Top 5 Health-Related Components of Fitness

There are five general health-related components of fitness that are essential to consider when teaching the basics of physical education. In health clubs and fitness facilities all around the world, these components are used as a way to measure an individual’s fitness.

As a personal trainer, I perform several fitness tests on my clients before starting our workout routine. If you don’t see a personal trainer, I recommend a self-assessment of these factors to identify your base level of fitness. The five components are:

  1. Cardiovascular endurance
  2. Muscular strength
  3. Muscular endurance
  4. Flexibility
  5. Body composition

#1. Cardiovascular Endurance

Also known as cardio-respiratory endurance, this measures the capacity at which blood and oxygen is delivered throughout your body to fuel continuous activity. The delivery of oxygen and nutrients begins all of our bodily processes, which makes cardiovascular endurance the most important out of all five components.

To improve your cardiovascular endurance, you need to exercise at sufficient intensity to elevate your heart rate. Remember, your heart is a muscle too. Like all muscles, it needs exercise to get stronger. There are thousands of ways to elevate your heart rate. Any cardio machine, such as a treadmill, elliptical, or stationary bike, will work.
Nutrition also plays a role. Similar to a diet of processed foods, a weak cardiovascular system  can lead to multiple health problems, including heart attack and stroke.

#2. Muscular Strength

Muscular strength refers to the ability of your muscles to produce force. When your muscles contract, they can overcome opposing forces. But as these opposing forces increase, there comes a point where the muscular contraction cannot overcome it. Increasing the amount of opposing force your muscles can overcome requires developing your muscular strength. You can achieve this through resistance training with free weights, elastic bands, exercise machines, or even bodyweight exercises.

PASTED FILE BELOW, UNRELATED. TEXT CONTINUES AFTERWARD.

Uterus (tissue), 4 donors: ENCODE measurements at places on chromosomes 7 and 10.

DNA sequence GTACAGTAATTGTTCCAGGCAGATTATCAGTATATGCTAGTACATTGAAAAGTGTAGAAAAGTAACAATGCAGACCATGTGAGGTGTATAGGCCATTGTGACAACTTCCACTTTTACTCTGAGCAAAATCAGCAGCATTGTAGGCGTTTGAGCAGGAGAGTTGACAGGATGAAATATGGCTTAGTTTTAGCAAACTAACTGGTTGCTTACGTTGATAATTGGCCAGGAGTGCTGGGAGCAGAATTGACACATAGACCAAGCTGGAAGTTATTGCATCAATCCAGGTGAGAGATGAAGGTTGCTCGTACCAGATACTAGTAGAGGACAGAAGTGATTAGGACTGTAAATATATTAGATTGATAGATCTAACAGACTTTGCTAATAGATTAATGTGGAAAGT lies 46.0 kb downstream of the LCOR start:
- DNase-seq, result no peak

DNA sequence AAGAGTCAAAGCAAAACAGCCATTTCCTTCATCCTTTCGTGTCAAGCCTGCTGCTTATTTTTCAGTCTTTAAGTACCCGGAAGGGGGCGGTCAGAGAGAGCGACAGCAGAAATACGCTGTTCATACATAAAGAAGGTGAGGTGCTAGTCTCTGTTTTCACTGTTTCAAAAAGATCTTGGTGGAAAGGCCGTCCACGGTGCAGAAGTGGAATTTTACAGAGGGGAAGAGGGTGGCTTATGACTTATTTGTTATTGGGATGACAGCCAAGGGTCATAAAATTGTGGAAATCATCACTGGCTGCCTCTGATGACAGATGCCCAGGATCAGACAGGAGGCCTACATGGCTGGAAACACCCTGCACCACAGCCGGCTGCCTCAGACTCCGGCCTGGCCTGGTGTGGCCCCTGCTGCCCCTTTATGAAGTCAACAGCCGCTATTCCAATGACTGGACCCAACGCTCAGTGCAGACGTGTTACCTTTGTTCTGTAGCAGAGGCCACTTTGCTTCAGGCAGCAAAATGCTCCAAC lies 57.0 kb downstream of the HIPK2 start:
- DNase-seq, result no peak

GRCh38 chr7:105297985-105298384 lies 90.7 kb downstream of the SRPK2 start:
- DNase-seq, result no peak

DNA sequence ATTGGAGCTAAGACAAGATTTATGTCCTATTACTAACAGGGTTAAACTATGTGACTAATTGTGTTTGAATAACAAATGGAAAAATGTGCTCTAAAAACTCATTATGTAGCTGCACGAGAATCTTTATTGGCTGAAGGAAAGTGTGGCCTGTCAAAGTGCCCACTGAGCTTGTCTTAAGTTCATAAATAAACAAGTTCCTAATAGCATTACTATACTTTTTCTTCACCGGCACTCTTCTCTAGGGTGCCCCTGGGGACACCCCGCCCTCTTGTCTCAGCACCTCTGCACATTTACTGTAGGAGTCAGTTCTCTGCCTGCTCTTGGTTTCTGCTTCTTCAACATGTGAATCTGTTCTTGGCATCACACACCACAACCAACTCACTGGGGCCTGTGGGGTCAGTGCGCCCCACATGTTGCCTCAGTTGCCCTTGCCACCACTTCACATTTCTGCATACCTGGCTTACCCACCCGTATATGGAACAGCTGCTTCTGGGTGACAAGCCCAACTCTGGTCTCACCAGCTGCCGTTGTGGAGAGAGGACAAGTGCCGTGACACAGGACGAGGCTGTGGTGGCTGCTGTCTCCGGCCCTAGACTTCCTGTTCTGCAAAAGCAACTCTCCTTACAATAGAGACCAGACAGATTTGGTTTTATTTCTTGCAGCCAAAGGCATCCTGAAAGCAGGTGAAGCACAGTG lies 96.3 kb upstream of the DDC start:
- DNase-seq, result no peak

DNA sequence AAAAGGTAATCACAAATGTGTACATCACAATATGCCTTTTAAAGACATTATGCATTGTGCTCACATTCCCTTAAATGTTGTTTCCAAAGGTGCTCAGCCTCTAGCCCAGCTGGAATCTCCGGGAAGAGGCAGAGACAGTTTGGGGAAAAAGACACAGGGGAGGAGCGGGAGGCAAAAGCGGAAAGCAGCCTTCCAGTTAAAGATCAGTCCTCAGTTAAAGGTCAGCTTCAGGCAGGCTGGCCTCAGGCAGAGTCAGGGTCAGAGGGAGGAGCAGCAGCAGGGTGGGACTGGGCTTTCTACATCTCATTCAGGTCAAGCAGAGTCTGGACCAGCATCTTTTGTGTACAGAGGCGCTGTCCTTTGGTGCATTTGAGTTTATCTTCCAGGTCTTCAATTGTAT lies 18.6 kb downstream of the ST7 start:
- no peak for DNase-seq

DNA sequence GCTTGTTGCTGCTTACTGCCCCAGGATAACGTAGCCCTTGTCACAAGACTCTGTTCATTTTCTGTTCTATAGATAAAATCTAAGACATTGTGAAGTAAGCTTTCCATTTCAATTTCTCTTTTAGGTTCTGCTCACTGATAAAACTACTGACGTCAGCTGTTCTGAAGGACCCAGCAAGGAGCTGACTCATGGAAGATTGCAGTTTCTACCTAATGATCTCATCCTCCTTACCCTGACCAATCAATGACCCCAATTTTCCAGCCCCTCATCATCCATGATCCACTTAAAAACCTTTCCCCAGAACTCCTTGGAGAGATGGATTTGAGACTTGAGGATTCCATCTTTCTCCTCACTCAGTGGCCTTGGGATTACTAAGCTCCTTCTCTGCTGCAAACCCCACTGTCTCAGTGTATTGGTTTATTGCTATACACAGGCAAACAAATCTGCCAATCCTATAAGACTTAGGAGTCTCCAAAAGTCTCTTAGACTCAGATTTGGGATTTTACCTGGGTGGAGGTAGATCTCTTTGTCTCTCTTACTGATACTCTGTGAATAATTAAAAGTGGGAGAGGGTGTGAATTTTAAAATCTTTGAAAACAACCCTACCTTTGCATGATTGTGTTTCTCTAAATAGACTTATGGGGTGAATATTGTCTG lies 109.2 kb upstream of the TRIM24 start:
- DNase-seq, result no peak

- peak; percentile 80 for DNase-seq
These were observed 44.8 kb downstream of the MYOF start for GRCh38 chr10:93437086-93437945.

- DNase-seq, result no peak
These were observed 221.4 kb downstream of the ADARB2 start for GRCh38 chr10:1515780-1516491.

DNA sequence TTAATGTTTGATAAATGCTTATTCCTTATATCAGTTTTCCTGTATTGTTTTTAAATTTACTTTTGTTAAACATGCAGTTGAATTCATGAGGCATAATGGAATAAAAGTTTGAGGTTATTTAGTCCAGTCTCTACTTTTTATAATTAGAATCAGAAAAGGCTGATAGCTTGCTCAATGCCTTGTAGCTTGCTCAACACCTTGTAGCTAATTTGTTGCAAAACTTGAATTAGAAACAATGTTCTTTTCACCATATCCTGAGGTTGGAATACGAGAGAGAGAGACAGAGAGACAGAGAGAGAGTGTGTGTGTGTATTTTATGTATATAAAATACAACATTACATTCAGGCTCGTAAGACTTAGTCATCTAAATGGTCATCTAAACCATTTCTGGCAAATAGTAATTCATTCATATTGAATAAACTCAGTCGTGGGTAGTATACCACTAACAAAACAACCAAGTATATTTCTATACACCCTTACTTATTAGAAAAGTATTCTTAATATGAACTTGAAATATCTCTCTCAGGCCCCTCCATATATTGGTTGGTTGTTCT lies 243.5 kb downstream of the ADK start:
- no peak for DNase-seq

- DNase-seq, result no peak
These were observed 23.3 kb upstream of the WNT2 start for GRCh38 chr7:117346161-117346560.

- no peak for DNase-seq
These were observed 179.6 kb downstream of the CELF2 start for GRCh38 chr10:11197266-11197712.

#3. Muscular Endurance

Muscular endurance is a combination of both muscular strength and cardiovascular endurance. It’s a measure of how long a muscle can overcome a force before it becomes fatigued. Whereas muscular strength refers to maximal strength, muscular endurance refers to how long the muscles can contract under a light load.

To test your muscular endurance, pick up three-pound weights and see how many times you can press them over your head before you cannot lift your arms up any longer. Another way to improve your muscular endurance is to engage in cardiovascular exercise such as walking up a flight of stairs or riding a bike.

You can also improve your muscular endurance (and even increase your stamina) with diet. Grains in particular are an excellent source of fuel associated with heightened muscular endurance. You can learn more about these great health benefits in “The Cereal Grains” by Dr. Royal Lee.

#4. Flexibility

Flexibility, or the range of motion at your joints, is an important aspect of health and injury prevention. A few factors play a role in your flexibility, including how tight or relaxed your muscles are and the mechanics of your joints.